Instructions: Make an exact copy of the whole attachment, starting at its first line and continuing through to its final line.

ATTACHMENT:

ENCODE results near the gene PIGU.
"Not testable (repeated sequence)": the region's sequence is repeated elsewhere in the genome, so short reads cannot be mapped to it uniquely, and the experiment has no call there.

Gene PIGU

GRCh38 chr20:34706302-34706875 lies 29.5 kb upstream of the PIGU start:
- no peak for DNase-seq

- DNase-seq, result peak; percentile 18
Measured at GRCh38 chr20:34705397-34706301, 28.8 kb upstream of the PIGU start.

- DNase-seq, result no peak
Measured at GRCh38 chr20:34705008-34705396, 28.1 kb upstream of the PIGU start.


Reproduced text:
ENCODE results near the gene PIGU.
"Not testable (repeated sequence)": the region's sequence is repeated elsewhere in the genome, so short reads cannot be mapped to it uniquely, and the experiment has no call there.

Gene PIGU

GRCh38 chr20:34706302-34706875 lies 29.5 kb upstream of the PIGU start:
- no peak for DNase-seq

- DNase-seq, result peak; percentile 18
Measured at GRCh38 chr20:34705397-34706301, 28.8 kb upstream of the PIGU start.

- DNase-seq, result no peak
Measured at GRCh38 chr20:34705008-34705396, 28.1 kb upstream of the PIGU start.